Financial Self-Care

Self-care can be defined as taking an active role in protecting one’s health and happiness. That also can apply to your own financial accounts. Have you ever thought how to care for your bank account as the same way that you care for yourself? There is not a significant difference, it just takes time and effort. Just try these four exercises to get you started.

Staying Organized

For starters, staying organized should be the top priority when it comes to financial self-care. It not only helps you out when it comes to paying for things, but it also keeps your mind at ease when bills are due. Staying organized does not have to be much of a process. Simply using a monthly checklist or a calendar can be beneficial. You would want to use these to outline and keep track of spending and bills. This will help you prepare in advance just in case something unpleasant or unexpected comes along that needs more of your attention. It also helps you keep track of your variable monthly bills. These are the bills that can change from month to month. For example, in the winter your electrical bill can be about $200 a month but when summer comes around and you are using more electricity to fire the AC’s, your bill is going to go up. Tracking those bills can help you be prepared in case of an increase.

Another habit that could be beneficial to your financial self-care is having your bills in the same place. This simply means that if you get your bills in the mail, keep them in one spot on your desk or counter. It would be easier to find something if you keep it all in the same place. That being said, it would also help if you paid your bills out of the same account. This practice will help you find any missing payments or double payments. You will know exactly what account your bills are coming out of.

Creating a Budget

This could be a dreadful process, but it doesn’t have to be that way. Identifying your income, planning your expenses, and moving whatever is left over to your savings is a terrific way to start. Budgeting does not have to be an all-day thing to plan, as long as you know you’re not spending more than you are bringing in, you are already halfway there.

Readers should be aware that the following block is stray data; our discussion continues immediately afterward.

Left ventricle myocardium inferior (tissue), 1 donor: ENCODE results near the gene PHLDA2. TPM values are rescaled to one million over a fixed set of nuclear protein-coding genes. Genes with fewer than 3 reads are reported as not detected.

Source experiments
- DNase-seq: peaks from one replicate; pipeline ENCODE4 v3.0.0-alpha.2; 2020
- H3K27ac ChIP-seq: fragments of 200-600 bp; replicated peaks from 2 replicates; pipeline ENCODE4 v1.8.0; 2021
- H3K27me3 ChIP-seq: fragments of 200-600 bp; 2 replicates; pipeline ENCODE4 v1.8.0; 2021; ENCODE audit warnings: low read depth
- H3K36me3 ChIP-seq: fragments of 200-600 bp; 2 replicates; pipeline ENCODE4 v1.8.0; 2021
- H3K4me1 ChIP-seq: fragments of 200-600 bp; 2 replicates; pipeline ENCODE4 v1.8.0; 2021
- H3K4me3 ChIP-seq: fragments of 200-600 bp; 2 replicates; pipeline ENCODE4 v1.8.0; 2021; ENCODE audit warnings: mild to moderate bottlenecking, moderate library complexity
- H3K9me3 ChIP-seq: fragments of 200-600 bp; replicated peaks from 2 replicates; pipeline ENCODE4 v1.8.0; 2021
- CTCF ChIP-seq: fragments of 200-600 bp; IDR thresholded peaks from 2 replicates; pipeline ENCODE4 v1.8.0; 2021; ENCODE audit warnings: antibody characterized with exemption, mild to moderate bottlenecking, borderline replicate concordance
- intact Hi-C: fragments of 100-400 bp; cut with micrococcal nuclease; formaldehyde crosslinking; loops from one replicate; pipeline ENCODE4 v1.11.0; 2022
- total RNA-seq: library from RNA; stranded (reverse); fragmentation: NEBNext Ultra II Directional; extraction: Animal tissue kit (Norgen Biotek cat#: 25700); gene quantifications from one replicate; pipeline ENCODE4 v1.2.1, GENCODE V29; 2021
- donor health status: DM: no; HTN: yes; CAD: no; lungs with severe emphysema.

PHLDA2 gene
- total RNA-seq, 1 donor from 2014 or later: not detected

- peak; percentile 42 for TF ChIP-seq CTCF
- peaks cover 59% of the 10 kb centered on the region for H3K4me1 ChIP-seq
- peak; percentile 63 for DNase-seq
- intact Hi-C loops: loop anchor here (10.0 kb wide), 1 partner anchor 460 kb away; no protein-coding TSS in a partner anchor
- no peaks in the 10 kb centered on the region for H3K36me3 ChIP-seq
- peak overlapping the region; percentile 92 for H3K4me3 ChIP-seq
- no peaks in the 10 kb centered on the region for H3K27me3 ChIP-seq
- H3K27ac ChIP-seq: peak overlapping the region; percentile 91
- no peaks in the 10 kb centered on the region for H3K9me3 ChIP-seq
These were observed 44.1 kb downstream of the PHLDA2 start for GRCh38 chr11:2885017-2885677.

Sometimes it helps that you have more than one account. For instance, you should have at least a checking and savings account. Savings should not be used for everyday spending. You should also have an emergency fund account. This account can be separate from your everyday operating account and should be reserved for emergencies only.

Developing Relationships with your Financial Institution

It is useful to have a relationship with your financial institution. This does not mean you have to go to the bank every day to conduct transactions, but you should get comfortable with the nearest branch. There will be a day where you will have to visit a branch for something so you might as well know at least one person there to help you.

Understanding Basic Banking Terms

Lastly, you want to make sure you understand basic banking terms and products. This will help you identify any financial needs that you may have. For example, if you want something that can earn more interest than your regular share account, you can talk to someone about investments or a simple Certificate of Deposit (CD). Once you find your financial needs, go into your local branch and sit with someone. They will help you find what you need and want.

Life happens, and things can change. It is okay to adjust your plans and budget as time goes on. Some financial planning can be unpredictable, and self-care must change to adapt to your current life. If you just take your financial responsibilities month by month you can adapt quicker if something changes. Just remember your bank account and habits needs just as much self-care as you might need. Do not neglect your banking.

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